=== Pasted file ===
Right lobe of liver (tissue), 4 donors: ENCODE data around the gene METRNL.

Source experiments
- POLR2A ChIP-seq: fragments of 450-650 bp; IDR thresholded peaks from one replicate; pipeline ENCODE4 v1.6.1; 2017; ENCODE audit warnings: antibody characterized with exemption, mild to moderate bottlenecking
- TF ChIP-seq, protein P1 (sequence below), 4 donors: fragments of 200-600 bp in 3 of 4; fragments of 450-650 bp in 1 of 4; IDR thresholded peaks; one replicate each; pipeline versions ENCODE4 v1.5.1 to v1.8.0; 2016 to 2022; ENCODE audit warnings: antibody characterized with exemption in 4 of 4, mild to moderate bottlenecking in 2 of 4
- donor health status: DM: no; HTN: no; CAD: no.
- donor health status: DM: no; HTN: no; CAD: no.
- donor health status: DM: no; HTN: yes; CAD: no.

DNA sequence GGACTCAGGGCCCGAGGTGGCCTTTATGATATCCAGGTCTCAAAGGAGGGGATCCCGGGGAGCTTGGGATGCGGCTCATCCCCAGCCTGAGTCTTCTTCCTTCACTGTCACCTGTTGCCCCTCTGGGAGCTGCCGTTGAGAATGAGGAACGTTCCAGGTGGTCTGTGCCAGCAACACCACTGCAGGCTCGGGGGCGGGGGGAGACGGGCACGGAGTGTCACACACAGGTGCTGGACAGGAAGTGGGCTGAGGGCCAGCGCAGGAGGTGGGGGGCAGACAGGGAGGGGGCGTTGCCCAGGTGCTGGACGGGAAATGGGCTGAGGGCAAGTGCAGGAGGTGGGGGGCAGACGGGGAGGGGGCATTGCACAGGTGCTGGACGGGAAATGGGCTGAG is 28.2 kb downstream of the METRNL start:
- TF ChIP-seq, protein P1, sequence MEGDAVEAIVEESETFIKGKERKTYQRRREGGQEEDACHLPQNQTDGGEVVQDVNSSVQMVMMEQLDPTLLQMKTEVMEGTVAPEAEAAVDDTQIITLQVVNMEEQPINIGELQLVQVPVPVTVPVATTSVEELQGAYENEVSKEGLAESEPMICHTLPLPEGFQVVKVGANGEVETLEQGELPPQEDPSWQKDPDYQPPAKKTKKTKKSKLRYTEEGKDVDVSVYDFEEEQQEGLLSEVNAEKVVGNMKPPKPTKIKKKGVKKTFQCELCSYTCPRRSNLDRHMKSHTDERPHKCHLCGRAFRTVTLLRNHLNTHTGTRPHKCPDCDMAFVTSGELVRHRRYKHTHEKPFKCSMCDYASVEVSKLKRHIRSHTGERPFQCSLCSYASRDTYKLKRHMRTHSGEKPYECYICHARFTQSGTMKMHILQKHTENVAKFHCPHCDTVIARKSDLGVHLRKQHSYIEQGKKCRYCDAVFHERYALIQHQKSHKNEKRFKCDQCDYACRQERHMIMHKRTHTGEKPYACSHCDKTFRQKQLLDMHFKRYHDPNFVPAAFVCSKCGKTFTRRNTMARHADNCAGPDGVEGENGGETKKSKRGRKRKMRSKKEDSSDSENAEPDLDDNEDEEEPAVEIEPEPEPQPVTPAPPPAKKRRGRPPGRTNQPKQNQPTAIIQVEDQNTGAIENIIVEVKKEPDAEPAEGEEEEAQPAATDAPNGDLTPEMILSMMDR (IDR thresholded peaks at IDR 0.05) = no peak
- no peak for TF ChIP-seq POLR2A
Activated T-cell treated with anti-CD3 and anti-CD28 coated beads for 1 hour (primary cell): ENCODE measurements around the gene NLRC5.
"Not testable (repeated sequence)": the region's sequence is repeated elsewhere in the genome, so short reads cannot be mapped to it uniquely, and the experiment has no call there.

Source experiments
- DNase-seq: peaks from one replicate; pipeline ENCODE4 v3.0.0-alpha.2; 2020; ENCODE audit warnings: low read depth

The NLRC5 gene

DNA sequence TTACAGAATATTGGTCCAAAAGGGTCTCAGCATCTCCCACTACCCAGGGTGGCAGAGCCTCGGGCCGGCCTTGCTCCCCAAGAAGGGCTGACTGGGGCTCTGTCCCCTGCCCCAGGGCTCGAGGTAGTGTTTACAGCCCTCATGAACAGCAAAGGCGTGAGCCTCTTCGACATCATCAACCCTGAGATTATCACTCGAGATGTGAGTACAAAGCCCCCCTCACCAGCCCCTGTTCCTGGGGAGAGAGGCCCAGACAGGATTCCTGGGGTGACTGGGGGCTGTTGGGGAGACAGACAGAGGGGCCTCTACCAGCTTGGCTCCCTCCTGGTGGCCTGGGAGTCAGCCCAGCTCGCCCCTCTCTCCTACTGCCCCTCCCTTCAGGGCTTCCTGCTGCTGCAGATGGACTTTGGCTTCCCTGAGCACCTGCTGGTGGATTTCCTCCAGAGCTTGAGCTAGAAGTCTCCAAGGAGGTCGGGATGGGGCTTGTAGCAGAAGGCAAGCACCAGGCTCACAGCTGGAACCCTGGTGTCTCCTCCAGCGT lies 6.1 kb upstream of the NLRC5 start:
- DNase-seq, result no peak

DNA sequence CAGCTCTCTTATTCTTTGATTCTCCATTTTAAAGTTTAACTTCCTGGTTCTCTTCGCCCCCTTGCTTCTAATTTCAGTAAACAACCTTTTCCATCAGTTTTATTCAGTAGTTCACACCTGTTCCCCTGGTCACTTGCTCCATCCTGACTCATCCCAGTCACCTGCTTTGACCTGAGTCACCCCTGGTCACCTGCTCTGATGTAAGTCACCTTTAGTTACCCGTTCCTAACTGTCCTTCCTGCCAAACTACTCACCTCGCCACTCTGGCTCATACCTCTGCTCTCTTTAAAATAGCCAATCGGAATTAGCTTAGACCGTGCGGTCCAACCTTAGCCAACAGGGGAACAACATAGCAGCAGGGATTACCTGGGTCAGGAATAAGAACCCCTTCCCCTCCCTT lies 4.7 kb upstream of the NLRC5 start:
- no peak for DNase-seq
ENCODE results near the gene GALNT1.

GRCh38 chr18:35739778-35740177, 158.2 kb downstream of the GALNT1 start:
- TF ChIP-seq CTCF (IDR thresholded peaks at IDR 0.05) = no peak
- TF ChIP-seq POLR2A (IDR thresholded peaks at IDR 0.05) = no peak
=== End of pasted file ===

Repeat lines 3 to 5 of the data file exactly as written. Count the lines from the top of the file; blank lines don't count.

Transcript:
- POLR2A ChIP-seq: fragments of 450-650 bp; IDR thresholded peaks from one replicate; pipeline ENCODE4 v1.6.1; 2017; ENCODE audit warnings: antibody characterized with exemption, mild to moderate bottlenecking
- TF ChIP-seq, protein P1 (sequence below), 4 donors: fragments of 200-600 bp in 3 of 4; fragments of 450-650 bp in 1 of 4; IDR thresholded peaks; one replicate each; pipeline versions ENCODE4 v1.5.1 to v1.8.0; 2016 to 2022; ENCODE audit warnings: antibody characterized with exemption in 4 of 4, mild to moderate bottlenecking in 2 of 4
- donor health status: DM: no; HTN: no; CAD: no.